June 20, 2016 (Scott)
Day four of Maya’s treatment was way back in mid February. The cocktail on that day included an infusion of a drug based on an enzyme called asparaginase and linked to polyethylene glycol which allows the drug to stay in the body longer. At that point in time there was passing mention of this drug being ‘notorious’ for causing serious allergic reactions; no need to worry, though, since the body won’t react until the second infusion, and that would be more than a few months down the road.
More than a few months have passed, and we’ve just completed day four of Delayed Intensification (DI) which included the reintroduction of PEG-asparaginase. As if there wasn’t enough to worry about during DI, today’s infusion was handled with extreme care: slow infusion over two hours followed by two more hours of close observation, Benadryl and Epi-Pen at the ready. For the first hour I stared at the pulse-ox screen watching Maya’s oxygen saturation tick down to 97 then back up to 98… over and over. Maya relaxed on top of her mermaid blanket and watched Monsters Inc.
There are at least a few times over the past few months when I distinctly remember white-knuckling it through this crazy ride. Sara and I communicate and try to help manage stress as a team, but there are times when we both just have to grit teeth and wait it out. At some point today I realized this is exactly the third time in Maya’s life I’ve spent an hour or more staring at an oxygen saturation reading and willing it upward: (1) at birth Maya aspirated fluid and spent time under an oxygen hood as her breathing stabilized; (2) after her port placement in Oakland she recovered slowly, and I watched her reading periodically dip low enough to set off threshold alarms; (3) and today I stared and stressed, gripped by a familiar feeling, and was so thankful as her reading never went below 96… perfectly normal the whole time–why the troubled look, Daddy?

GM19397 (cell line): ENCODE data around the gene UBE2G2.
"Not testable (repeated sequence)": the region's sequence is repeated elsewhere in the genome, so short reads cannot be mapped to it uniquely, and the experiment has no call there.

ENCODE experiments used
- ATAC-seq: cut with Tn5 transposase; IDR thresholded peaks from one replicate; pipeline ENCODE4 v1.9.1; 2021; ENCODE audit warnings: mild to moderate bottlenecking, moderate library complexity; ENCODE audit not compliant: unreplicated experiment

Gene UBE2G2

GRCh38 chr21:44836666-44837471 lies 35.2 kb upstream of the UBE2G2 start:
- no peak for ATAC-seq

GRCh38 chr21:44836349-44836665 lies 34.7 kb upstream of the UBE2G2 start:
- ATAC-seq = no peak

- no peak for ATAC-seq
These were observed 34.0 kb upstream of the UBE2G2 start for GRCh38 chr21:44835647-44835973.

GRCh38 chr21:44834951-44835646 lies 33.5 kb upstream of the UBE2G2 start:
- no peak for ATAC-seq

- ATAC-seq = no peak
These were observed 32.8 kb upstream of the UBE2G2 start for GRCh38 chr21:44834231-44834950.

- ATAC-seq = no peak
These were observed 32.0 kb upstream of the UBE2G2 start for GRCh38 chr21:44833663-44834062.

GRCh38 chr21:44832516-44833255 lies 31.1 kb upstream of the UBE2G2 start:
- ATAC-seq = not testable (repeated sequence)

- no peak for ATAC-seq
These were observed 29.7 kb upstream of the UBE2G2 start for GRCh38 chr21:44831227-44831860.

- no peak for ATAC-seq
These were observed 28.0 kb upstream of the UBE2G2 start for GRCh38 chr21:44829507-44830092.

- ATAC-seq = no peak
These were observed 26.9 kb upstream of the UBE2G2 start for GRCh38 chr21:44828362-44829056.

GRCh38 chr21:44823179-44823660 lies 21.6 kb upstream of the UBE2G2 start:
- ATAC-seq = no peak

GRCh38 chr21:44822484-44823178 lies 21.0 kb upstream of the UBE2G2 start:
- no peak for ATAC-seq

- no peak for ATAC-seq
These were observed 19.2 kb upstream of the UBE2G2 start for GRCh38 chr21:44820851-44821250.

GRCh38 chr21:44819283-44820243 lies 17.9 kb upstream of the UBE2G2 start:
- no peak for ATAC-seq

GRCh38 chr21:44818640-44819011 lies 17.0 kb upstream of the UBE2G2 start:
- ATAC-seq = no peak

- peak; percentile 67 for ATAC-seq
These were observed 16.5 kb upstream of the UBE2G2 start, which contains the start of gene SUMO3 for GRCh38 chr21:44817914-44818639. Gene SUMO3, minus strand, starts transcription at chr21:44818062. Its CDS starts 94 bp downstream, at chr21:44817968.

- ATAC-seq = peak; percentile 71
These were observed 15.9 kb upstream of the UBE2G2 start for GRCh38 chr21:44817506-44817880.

We’re told the most severe reactions tend to show up during or just following the infusion. After that we need to watch carefully for rash, difficult breathing, or fever.
Maya is handling things as well as a three year old jacked up on steroids can be. She waited patiently through the four hour clinic visit, she ate spaghetti and watched movies, and other than a few minutes of roid-meltdown, she was sweet, agreeable, calm and strong.
A BIG THANK YOU to the nurses and staff at the children’s infusion clinic–Denise, Mary, Brittany, Ty, Lucy, you create an environment that allows our little dragon to soar and her parents to not keel over from stress. The strength and grace you bring with you each day and into each heart wrenching challenge is uncommon, awesome, a gift.